In 2013, he was the recipient of the Von Braun Award from the National Space Society “to recognize excellence in the management and leadership of a space-related project”. In May 2012, Kalam launched a programme for the youth of India called the What Can I Give Movement, with a central theme of defeating corruption. On 27 July 2015, while Dr. Kalam was travelling to Shillong to deliver a lecture at the Indian Institute of Management Shillong, however only five minutes into his lecture, he collapsed.
Despite being placed in the intensive care unit, Kalam was confirmed dead of a sudden cardiac arrest. His last words, to his aide Srijan Pal Singh, were reportedly- “Funny guy! Are you doing well?” Following his death, Kalam received numerous tributes.
The Tamil Nadu state government announced that his birthday, 15 October, would be observed across the state as “Youth Renaissance Day” , the state government further instituted the “Dr. A.P.J. Abdul Kalam Award,” constituting an 8-gram gold medal, a certificate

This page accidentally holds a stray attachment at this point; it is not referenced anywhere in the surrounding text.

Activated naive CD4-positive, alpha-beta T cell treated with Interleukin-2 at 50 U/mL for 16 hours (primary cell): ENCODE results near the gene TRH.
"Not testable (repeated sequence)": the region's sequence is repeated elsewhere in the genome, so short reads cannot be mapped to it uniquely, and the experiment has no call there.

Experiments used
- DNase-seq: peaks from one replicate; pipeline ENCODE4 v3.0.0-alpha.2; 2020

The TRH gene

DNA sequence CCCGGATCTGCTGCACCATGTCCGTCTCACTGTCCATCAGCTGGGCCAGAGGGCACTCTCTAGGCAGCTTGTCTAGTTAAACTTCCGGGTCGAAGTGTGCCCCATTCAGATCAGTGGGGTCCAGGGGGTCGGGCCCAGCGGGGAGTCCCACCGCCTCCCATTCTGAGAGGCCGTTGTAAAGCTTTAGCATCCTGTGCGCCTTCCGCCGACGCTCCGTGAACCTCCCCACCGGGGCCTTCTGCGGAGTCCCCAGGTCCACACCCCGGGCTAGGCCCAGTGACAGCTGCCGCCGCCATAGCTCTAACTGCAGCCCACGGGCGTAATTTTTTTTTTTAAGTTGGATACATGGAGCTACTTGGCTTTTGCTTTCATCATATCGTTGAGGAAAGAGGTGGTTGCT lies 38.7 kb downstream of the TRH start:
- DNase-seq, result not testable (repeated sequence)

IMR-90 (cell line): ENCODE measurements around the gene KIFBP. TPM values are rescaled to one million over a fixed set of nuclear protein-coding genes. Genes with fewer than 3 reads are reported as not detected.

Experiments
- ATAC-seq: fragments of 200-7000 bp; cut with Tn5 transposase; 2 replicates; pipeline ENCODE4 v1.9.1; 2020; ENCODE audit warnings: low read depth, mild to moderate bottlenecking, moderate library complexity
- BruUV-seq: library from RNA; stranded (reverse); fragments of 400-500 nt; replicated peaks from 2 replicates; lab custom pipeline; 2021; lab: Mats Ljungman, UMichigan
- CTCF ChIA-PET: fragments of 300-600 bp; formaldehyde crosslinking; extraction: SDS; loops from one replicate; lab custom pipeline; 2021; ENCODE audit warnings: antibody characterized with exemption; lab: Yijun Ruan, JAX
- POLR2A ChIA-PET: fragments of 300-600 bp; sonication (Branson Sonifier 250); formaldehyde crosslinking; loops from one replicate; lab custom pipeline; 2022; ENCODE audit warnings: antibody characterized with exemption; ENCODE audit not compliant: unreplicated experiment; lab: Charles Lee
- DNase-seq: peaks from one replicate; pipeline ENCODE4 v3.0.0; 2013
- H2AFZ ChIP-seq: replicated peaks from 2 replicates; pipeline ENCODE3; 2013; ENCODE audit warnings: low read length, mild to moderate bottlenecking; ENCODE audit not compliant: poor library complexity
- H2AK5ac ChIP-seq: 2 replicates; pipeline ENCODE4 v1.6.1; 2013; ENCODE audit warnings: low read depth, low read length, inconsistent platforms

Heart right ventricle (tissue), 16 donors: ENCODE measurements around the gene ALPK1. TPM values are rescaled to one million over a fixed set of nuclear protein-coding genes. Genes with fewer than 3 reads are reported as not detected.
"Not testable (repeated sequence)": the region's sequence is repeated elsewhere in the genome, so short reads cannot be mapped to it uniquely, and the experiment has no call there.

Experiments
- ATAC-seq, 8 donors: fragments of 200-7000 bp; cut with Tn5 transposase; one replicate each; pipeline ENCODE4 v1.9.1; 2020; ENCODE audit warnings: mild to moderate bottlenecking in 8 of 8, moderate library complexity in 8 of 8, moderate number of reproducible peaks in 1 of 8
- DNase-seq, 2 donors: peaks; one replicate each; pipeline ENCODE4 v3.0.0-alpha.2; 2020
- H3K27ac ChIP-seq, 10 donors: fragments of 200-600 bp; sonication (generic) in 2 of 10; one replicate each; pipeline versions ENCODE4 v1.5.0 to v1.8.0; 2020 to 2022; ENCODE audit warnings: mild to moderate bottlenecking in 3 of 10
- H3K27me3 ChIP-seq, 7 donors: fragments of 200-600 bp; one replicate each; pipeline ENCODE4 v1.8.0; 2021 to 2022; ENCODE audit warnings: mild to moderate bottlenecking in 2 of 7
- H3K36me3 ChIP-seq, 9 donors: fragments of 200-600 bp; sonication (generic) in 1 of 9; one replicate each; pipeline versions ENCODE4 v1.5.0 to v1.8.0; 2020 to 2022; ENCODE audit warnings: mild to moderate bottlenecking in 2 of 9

and ₹500,000. In his book India 2020, Kalam strongly advocated an action plan to develop India into a “knowledge superpower” and a developed nation by the year 2020. He regarded his work on India’s nuclear weapons programme as a way to assert India’s place as a future superpower. One can wholeheartedly agree that Dr. Kalam played a significant role in making India Stronger in terms of military as well as scientific capability. His life, work and beliefs are filled with motivational examples and inspirations for us to follow and practice.
Also Read: Surprising & Interesting Facts About Africa